Work — Life Balance

A recent article in the Harvard Business Review shows that technology is making it harder and harder for individuals to step away from work.[1] Balancing work with other commitments and passions can be a daunting task in our ever increasingly connected world. Sometimes emergencies from work cannot be avoided — the same goes for personal, communal, religious and familial responsibilities — not to mention trying to squeeze in exercise, recreation and other hobbies. Nigel Marsh, author of several best-selling books and renowned public speaker, emphasizes this point in his famous Ted Talk. After taking a year off from work to rebalance his life he “found it quite easy to balance work and life when I didn’t have any work.”[2] A reality that is not available to most of us in the world today.

The dental world knows this all too well and this reality is exacerbated by those who own and operate their own practices where you find yourself trying to balance the workload of a practitioner and a business owner. Finding ways to reduce work and keep it from intruding into all aspects of a dentist’s life is key to work-life balance. Imbalance in one area directly impacts others. Creating an equitable balance is necessary to the focus required for transitioning towards the next balancing act, whether it be family, volunteer work, quality time with friends, etc. This balance is especially difficult for those strapped with college debt and/or a large monthly practice payment. Finding ways to reduce workload and increase savings seems to be a goal that drifts farther with each day.

Time is largely a monetary matter — as one expands so does the other, as one decreases, the other follows suit. There are limited ways for creating cost side savings within a dental practice, but there are some proven methods. The three most common are:

  1. Raise prices on your services
  2. Reduce staff and/or staff hours
  3. Reduce your supply costs

Studies have shown that increasing your pricing menu is not a viable option for dental offices looking to increase patronage. Similarly, it becomes problematic for retaining existing clientele.[3] The former puts the value of becoming a client into question and the latter increases the probability of clients leaving for a more affordable option. Decrease in dental visits has been shown to be directly tied to the cost, not availability of dentists.[4] There are a lot of dentists on the market and some areas are oversaturated; this makes it even more important for dentists to do all they can to maintain loyal customers and build that base. This brings us to the second approach: reducing hours and/or staff.

Your practice is a business and needs to be managed as such. Employees should know the underlying goals that drive your practice and the role that they play in accomplishing them. Too often employees are not performing at their peak because they do not understand their role or they are being distracted from their primary purpose. Surrounding yourself with experts and well trained staff is a major time and stress reducer for dentists. Loading personnel with additional responsibilities that take them away from their primary responsibilities reduces their value and increases work-related anxiety and stress; not only for them, but your customers too. Reducing hours and/or personnel in an already overloaded environment is a gamble that is often not worth the risk.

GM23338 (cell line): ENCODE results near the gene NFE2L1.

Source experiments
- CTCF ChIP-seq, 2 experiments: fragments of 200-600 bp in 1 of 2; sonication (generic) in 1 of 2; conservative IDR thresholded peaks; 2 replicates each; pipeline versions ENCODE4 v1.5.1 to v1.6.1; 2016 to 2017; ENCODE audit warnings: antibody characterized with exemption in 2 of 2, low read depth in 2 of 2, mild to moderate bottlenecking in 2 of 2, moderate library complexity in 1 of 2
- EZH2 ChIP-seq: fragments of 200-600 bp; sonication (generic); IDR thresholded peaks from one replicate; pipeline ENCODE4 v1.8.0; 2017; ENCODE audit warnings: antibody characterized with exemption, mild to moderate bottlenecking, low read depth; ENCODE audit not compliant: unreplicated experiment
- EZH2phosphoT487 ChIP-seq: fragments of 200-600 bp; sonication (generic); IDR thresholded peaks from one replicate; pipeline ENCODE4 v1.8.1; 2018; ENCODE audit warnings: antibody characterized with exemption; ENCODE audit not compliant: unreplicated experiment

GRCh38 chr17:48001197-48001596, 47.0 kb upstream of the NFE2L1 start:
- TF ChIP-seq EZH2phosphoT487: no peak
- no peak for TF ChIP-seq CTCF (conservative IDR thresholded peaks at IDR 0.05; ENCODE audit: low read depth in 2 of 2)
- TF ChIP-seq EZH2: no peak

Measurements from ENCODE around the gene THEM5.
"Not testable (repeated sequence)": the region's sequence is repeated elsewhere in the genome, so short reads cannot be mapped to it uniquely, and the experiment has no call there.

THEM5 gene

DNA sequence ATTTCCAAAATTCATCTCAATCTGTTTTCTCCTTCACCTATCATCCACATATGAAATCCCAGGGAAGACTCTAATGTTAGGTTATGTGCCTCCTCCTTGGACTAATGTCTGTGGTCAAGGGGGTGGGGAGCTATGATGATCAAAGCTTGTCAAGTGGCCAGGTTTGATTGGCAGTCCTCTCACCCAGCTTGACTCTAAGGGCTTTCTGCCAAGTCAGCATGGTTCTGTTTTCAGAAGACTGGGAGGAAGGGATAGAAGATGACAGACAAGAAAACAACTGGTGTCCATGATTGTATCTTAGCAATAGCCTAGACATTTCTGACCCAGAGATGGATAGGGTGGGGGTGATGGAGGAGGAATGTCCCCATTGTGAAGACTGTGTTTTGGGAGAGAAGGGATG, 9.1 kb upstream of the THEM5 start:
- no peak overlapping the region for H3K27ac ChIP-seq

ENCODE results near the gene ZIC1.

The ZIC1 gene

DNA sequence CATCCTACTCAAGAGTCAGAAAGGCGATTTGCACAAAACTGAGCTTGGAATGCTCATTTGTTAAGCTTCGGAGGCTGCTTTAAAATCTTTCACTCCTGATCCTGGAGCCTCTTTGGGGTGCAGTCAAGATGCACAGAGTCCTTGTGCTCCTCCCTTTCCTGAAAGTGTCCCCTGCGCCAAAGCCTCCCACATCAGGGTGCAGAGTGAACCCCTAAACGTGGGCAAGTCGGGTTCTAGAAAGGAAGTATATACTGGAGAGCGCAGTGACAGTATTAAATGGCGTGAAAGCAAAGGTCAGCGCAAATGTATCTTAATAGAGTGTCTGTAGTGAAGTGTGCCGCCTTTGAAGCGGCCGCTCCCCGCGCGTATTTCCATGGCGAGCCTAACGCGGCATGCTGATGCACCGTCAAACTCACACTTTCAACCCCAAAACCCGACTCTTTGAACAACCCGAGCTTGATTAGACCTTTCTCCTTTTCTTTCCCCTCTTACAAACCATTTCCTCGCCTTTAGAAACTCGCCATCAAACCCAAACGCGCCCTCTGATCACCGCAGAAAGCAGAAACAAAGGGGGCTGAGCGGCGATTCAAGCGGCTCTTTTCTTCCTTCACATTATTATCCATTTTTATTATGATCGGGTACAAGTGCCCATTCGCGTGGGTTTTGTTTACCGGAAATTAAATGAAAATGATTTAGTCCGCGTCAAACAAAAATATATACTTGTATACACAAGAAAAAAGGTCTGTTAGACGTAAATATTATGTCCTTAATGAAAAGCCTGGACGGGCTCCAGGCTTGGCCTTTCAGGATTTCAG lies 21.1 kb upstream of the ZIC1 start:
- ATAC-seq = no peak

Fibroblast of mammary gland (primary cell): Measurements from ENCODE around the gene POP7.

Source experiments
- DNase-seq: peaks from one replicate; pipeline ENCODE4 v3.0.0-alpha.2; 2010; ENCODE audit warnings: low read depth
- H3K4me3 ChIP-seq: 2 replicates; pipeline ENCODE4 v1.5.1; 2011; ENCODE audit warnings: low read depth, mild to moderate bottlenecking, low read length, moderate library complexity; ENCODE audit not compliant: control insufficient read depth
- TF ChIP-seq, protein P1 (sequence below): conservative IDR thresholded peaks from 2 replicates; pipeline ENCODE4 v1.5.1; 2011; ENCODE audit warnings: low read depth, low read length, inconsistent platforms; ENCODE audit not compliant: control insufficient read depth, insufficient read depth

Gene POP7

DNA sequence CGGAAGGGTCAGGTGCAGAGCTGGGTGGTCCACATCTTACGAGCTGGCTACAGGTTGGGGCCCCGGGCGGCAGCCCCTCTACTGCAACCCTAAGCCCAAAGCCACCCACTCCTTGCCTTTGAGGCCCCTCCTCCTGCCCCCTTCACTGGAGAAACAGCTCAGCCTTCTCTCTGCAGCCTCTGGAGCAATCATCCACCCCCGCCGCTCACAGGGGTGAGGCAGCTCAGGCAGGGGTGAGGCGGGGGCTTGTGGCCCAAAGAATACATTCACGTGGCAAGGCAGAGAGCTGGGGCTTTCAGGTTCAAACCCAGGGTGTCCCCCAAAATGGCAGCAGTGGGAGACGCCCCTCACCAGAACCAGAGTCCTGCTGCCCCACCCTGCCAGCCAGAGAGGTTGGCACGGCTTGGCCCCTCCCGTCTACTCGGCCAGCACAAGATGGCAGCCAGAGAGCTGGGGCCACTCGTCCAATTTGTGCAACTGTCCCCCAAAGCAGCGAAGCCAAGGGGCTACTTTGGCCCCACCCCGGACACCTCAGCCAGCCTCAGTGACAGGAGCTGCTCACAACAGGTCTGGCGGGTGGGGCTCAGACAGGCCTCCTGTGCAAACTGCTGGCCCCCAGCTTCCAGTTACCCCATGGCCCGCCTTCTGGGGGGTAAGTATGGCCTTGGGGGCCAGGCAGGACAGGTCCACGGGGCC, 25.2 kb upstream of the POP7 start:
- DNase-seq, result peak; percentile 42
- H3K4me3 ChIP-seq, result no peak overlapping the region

The third method where a practice can make real gains in time and money is with supplies. Some would have you believe that it is in your best interest to search out a sales rep from one of the large dental suppliers (the Big 4) and let them handle the work of supply management for you. A recent article in Dental Economics stated as much and suggested that “supplies should total no more than 5 to 6 percent of your collections,” and therefore are not an area where you can save a lot of money—they are wrong. The article goes on to support adherence to the traditional supply rep route because saddling your employees (or you, the dentist) with lots of extra work isn’t worth it. “Even if you were to save 20 percent, that still will result in only a 1 percent overhead reduction.” They make a good argument that you will spend a lot of time, effort and stress shopping the best prices. Besides, you didn’t hire the receptionist to be an online shopper, nor do you want her negotiating with various reps all day playing the price matching game. In their view, using a traditional dental supplier will allow you to “concentrate on more important areas.”[5] (View Article)

They are correct in their defense of keeping your people focused, but they err in their methodology. The average dental office brings in $650,000/yr and spend closer to 7-9% on supplies with yearly averages hovering around $58,000 on supplies. Any reduction in that number is pure profit unencumbered by tax, overhead, etc. that can be put towards any number of incentive programs, wage increases, office improvements…the list goes on.

Many recent dental podcasts have been addressing the need for dentists to shift the existing paradigm when it comes to purchasing supplies. Dental Town founder and podcaster Howard Farran spent an entire episode discussing the need for dentists to try other brands and products that are available. His guest, Supply Clinic founder Scott Drucker, DMD spoke directly to this issue and pointed out that many dentists never take time to test alternative brands — they stick to the brands they are accustomed to. Similarly, most dentists never explore lower cost alternatives that are just as good or better. The emphasis around new approaches to purchasing supplies is growing, see recent discussions on The Dental Guys and The DentalPrenuer.